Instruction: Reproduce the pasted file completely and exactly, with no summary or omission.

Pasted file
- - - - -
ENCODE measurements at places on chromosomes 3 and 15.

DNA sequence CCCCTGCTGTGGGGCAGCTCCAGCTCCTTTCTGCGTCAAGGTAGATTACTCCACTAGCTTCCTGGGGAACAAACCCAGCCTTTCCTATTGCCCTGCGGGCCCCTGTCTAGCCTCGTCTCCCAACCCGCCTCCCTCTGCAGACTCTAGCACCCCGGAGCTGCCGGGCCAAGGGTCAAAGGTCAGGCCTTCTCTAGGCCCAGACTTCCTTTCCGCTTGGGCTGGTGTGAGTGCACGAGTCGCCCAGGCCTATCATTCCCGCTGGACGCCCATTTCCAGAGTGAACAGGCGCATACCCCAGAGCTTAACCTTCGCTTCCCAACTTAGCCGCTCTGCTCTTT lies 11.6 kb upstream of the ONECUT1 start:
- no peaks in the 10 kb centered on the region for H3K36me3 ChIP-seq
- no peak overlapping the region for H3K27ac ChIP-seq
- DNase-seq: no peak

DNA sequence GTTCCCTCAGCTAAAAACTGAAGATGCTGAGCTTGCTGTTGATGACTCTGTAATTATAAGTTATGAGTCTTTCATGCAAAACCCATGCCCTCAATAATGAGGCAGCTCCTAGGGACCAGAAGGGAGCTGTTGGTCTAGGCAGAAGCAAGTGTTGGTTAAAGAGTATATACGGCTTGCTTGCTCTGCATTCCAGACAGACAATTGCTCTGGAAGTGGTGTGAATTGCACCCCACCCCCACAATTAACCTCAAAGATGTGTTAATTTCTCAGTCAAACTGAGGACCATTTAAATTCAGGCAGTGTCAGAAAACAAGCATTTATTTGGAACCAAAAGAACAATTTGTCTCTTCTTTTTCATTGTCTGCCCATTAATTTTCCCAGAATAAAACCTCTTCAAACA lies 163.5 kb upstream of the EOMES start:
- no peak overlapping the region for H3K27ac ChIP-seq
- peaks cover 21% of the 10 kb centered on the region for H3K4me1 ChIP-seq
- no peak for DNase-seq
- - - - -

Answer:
ENCODE measurements at places on chromosomes 3 and 15.

DNA sequence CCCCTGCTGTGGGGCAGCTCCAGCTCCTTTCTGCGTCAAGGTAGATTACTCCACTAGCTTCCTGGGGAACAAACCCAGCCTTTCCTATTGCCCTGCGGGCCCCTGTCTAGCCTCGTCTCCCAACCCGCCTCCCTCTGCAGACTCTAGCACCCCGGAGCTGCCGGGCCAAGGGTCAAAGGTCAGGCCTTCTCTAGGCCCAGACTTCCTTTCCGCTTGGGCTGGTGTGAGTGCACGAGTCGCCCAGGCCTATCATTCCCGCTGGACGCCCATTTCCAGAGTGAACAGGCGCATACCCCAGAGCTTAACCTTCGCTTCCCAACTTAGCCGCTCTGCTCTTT lies 11.6 kb upstream of the ONECUT1 start:
- no peaks in the 10 kb centered on the region for H3K36me3 ChIP-seq
- no peak overlapping the region for H3K27ac ChIP-seq
- DNase-seq: no peak

DNA sequence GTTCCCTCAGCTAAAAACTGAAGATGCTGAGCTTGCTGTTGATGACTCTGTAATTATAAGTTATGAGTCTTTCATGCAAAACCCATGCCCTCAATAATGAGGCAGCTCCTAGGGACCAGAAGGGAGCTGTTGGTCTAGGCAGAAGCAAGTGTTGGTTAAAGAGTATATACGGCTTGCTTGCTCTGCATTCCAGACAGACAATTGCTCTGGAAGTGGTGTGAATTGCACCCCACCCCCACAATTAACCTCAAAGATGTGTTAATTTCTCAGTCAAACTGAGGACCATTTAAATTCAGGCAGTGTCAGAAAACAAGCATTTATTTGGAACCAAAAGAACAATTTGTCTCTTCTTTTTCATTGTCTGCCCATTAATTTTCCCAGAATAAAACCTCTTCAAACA lies 163.5 kb upstream of the EOMES start:
- no peak overlapping the region for H3K27ac ChIP-seq
- peaks cover 21% of the 10 kb centered on the region for H3K4me1 ChIP-seq
- no peak for DNase-seq